Sacramento duo’s whimsical celebration of ceramic artSacramento duo’s whimsical celebration of ceramic art
In a 1994 interview, California sculptor Robert Arneson spoke of why artists, craftspeople, students, teachers and makers of all kinds are drawn to working with ceramics. He said that there is something about using one’s hands upon the clay that expresses a desire to create an effect of “eternity.” The artist’s own thumbprint ensures her or his presence and body are registered directly and undeniably in the object—preserved, hopefully forever—leaving a very personal legacy embedded within the sculpture.
At the same time, Arneson said, the artist must “rely on the gods … because you’re never sure what it’s going to look like when you open the kiln door.” A ceramic sculpture may reach for the grandeur of individual expression, but the shape of the very object, and whatever impression it makes, is never fully within the artist’s control. Ceramic artists labor deeply and extensively and then leave things to chance as their works fire away in the kiln.
Perhaps this is partly why so many artists working with ceramics have witty or comic sensibilities—they know they must never take the risk of taking their projects too seriously.
The exhibition of ceramic works produced by Sacramento-based artists Jeff Nebeker and Tony Natsoulas, currently on display in the James Snidle Fine Arts gallery, seems to have an awareness of the implications of ceramic material that Arneson suggests. The pieces have elements of largesse, as well as light touches of unselfconsciousness. In fact, Nebeker and Natsoulas are working directly in Arneson’s tradition—both have studied with Arneson, as well as with David Gilhooly and Wayne Thiebaud, in UC Davis’ famed art-studio program.
This show’s works are part of a strong tradition of California figurative art, descended from the movement of Californian Pop art referred to as “Funk art,” where deliberately rough, handled, everyday objects revel in their imprecise nature, their low-ness and playfulness always threatening to overwhelm the viewer’s senses.
Funk-art objects often vacillate between preciousness and grotesqueness, which is certainly the case with the pieces in this show. On hand are striking sculptural works by both artists featuring stylized human forms as well as Nebeker’s smaller, and very realistic, goodies and sweets. The figures appear both sweet and deliberately overwrought, walking a tight line between horrific and farcical. By giving us a large table filled with indulgent offerings of brightly colored faux-treats, or a bust of a female figure with over-ripened cleavage and an enormous, pasted-on grin, the enjoyable becomes too much, raising questions about how we partake of pleasures and delights, and when they become atrocious or excessive.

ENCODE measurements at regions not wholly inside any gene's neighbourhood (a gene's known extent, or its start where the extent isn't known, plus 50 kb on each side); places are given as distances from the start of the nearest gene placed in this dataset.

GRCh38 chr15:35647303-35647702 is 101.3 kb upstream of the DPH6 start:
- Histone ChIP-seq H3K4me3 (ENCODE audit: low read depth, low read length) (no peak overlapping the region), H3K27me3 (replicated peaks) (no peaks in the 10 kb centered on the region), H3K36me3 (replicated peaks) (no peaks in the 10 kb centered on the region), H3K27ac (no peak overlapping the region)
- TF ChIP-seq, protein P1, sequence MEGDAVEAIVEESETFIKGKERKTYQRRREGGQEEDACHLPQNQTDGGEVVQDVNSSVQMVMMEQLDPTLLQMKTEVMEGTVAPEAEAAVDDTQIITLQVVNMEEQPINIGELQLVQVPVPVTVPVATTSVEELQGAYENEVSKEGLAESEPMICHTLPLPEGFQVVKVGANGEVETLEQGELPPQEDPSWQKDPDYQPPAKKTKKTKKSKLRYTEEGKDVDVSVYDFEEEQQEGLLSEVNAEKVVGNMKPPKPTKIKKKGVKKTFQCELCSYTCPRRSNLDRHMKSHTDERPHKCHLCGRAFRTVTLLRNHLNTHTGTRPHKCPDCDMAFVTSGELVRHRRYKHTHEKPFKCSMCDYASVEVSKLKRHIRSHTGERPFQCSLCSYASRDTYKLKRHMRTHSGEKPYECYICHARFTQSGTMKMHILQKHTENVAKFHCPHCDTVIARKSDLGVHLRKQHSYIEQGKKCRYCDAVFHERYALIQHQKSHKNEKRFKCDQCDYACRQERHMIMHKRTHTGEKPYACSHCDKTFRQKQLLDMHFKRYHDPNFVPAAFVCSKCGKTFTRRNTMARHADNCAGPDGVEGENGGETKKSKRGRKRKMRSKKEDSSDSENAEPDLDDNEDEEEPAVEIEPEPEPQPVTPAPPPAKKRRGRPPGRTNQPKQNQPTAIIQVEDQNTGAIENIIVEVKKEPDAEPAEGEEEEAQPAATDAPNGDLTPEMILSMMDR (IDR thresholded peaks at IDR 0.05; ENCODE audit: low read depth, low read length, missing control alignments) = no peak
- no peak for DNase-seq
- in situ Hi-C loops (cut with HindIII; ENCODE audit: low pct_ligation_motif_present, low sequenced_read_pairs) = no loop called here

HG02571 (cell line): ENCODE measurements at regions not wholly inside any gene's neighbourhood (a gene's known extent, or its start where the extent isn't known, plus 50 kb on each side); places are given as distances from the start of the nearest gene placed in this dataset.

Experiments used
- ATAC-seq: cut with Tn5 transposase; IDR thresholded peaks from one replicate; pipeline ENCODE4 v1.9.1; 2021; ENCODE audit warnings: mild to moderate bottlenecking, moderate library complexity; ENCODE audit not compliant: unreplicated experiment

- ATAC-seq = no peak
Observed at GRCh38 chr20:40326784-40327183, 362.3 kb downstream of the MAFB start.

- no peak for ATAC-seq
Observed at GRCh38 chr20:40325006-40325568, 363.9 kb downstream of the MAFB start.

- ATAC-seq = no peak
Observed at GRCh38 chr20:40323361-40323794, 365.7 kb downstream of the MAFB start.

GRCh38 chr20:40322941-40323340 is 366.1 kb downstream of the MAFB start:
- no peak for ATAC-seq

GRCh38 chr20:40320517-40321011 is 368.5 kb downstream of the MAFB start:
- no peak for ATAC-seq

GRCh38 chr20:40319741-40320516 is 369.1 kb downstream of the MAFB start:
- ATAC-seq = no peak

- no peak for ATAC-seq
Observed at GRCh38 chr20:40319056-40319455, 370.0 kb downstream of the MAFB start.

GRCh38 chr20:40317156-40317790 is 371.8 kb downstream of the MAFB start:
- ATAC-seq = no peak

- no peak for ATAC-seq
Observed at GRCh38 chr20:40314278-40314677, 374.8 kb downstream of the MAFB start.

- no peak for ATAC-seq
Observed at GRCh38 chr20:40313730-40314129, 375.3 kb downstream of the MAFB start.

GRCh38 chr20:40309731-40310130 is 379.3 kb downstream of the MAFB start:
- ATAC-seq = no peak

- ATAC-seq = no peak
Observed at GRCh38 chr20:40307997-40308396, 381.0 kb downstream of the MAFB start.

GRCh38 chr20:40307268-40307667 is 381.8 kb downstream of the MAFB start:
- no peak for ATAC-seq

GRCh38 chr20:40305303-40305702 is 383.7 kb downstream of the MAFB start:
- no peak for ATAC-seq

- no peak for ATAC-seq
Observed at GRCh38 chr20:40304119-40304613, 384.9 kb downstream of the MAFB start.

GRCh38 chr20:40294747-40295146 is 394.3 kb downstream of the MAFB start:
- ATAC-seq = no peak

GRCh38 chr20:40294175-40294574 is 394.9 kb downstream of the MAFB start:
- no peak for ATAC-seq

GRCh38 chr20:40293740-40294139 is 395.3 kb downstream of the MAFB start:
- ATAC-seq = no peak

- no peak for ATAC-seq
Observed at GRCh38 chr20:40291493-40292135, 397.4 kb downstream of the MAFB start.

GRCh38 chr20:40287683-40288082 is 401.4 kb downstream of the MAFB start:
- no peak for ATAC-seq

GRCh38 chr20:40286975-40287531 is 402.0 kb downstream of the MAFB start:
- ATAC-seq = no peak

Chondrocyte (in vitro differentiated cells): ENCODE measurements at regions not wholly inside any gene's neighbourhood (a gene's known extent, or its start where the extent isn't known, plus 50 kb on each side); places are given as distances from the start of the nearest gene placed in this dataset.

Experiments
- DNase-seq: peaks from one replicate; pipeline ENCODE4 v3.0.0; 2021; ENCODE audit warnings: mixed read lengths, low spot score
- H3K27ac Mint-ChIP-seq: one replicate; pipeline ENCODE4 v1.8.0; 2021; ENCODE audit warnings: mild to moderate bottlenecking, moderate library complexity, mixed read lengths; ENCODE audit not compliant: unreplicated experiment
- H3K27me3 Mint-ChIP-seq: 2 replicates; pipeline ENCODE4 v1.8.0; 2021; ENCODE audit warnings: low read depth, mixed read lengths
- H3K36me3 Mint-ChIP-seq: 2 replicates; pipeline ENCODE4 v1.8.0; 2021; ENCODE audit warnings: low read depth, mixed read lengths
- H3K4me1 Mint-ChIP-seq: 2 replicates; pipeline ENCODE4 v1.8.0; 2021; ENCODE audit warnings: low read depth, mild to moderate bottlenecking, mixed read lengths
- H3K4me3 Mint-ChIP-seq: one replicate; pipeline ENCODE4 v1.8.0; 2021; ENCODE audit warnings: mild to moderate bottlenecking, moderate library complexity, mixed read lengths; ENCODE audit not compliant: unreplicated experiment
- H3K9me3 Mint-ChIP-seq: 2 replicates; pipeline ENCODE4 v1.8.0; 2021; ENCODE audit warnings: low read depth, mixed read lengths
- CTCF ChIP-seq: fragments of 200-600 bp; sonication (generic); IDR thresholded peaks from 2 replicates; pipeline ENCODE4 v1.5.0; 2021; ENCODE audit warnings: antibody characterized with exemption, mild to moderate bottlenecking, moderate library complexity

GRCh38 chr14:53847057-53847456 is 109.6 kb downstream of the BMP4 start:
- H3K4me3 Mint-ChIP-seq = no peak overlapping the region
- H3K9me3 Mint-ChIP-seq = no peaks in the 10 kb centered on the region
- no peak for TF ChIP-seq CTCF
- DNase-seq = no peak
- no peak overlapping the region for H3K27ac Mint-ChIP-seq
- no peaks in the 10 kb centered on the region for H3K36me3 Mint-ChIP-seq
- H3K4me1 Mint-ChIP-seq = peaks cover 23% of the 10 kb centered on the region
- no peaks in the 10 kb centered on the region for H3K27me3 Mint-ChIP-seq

Such art makes us take “lightness” seriously. Fluffy objects like Nebeker’s cakes and ice-cream sundaes demand attunement to the unreal ceramic deliciousness before us. It’s careful and fanciful, heavy and light. Whether you smile at or are taken aback by Nebeker’s copious desserts, the art puts us to work emotionally as we assess our own desires and needs in the face of it.
While giving the viewer a complex, dissonant emotional experience, Natsoulas and Nebeker’s sculptures appear nonetheless quite intentionally in the realm of the humorous. Bulbous shoes and thumbs, bulky noses and nostrils, and dripping ice cream cones hugged by pudgy fingers mark an interest in figures becoming illustrative, caricature-like, deliberately ridiculous and unreal.
It makes for a wild exhibition—provocative and unpredictable in color, scale and sense, the embodiment of the wonderful contradictions of the very material at hand. It’s weighty and whimsical all at once.